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Please use this identifier to cite or link to this item: http://hdl.handle.net/10362/8307

Título: Investigating the use of dasymetric techniques for assessing employment containment in Melbourne, Australia
Autor: McCarthy, Christabel
Orientador: Pebesma, Edzer
Mahiques, Jorge Mateu
Costa, Ana Cristina
Palavras-chave: Australian Bureau of Statistics
Central Business District
Change of Support Problem
Geographically Weighted Regression
Local Government Area
Modifiable Areal Unit Problem
Ordinary Least Squares
Root Mean Square Error
Statistical Local Area
Issue Date: 7-Feb-2012
Relatório da Série N.º: Master of Science in Geospatial Technologies;TGEO0069
Resumo: This project studies employment containment in Melbourne, Australia. Employment containment is a measure of the proportion of people that work in a location close to their home. Recent urban planning policies in Melbourne have aimed to improve employment containment in the city’s suburbs. While there has been analysis of the rates at which people both live and work within broadly defined ‘local areas’, little work has been done to investigate employment containment using smaller and more uniform catchment areas as the unit of analysis. This research attempts such a finer scale analysis using dasymetric downscaling techniques. A regression modelling approach supported by land use data, alongside a binary dasymetric method, is used to develop fine scale estimates of employment distribution, while binary and populationdensity weighted methods are used to develop a fine scale estimate of working population distribution. For the employment distribution estimate, the Poisson model that distributed employment to employment-related land use classes produced the smallest error. However, the error produced by this model is still high. For the working population distribution estimate, the population-density weighted estimate is the more accurate of the approaches, and overall produced low error. For the employment containment analysis, a number of employment centres were randomly selected and an employment containment catchment has been derived from a 5 km2 commuting distance catchment. Commuting flows from an origin-destination matrix were areaweighted to estimate flows into the employment centre from the 5 km2 catchment. The method is found to be potentially useful; however inspecting the results of this employment containment calculation highlighted flaws in the current estimates that should be addressed before the measures can be used to further analyse employment containment in Melbourne. Improvements to this method would support urban strategic and transport planning analyses at a metropolitan-wide scale.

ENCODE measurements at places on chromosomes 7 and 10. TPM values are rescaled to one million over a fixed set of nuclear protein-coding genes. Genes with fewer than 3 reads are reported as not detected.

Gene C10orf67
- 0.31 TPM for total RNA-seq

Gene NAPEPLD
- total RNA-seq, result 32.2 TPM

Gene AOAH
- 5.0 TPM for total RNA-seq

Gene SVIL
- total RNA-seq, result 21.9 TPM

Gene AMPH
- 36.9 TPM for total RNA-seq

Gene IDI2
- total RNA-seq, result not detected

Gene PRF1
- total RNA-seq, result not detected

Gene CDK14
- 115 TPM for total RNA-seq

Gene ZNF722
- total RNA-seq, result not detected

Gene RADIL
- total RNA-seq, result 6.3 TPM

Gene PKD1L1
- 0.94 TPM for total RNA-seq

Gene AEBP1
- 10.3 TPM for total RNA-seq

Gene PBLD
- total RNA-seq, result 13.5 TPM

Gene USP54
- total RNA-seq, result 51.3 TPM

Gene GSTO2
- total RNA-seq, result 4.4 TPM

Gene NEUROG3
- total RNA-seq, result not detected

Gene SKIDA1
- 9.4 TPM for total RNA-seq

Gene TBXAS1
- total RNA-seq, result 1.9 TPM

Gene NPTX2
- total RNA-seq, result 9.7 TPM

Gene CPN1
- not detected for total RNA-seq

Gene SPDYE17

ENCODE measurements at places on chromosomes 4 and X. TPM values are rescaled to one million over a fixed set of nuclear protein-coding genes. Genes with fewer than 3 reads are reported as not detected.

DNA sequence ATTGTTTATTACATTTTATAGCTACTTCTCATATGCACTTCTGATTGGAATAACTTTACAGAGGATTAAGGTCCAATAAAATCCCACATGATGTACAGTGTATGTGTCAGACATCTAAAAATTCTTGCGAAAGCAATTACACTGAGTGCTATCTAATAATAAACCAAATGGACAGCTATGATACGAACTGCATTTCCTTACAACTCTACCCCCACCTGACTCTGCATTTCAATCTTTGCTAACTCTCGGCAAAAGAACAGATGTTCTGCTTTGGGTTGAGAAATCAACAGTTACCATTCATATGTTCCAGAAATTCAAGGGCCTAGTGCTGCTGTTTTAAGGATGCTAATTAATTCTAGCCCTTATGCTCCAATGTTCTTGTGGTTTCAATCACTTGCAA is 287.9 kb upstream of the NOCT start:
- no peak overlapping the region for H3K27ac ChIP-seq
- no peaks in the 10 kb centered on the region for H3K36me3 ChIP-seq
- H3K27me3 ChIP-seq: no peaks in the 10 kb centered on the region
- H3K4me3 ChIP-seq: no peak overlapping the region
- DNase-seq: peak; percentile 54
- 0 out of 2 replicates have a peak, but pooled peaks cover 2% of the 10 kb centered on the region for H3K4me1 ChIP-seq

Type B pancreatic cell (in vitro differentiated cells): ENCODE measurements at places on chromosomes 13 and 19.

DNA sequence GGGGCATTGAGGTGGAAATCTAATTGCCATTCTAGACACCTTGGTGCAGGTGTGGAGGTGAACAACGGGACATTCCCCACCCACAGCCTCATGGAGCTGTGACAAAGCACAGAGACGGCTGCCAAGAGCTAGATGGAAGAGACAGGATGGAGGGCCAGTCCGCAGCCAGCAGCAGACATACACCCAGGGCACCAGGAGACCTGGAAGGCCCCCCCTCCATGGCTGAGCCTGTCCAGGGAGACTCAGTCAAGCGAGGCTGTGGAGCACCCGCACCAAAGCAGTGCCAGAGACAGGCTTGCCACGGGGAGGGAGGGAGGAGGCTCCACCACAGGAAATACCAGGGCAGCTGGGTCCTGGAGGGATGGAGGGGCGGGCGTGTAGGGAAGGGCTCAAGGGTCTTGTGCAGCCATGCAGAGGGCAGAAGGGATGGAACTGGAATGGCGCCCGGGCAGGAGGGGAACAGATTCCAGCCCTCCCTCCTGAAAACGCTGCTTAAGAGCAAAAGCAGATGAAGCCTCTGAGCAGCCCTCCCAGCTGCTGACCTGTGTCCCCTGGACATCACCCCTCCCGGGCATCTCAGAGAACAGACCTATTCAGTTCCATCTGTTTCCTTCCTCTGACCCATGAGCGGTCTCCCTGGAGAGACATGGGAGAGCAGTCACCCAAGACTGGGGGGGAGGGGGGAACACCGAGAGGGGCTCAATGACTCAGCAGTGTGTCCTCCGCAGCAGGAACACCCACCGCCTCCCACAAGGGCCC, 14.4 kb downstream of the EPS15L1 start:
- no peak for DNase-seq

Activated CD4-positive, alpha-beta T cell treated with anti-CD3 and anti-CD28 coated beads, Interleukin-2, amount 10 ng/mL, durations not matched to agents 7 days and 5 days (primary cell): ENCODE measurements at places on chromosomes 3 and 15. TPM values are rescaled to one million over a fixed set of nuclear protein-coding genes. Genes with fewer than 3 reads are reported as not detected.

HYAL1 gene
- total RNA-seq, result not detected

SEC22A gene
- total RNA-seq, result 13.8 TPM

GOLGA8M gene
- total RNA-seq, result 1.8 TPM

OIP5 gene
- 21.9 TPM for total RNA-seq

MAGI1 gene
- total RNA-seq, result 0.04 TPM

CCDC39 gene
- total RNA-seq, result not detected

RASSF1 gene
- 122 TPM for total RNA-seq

Descrição: Dissertation submitted in partial fulfillment of the requirements for the Degree of Master of Science in Geospatial Technologies.
URI: http://hdl.handle.net/10362/8307
Appears in Collections:NIMS - MSc Dissertations Geospatial Technologies (Erasmus-Mundus)

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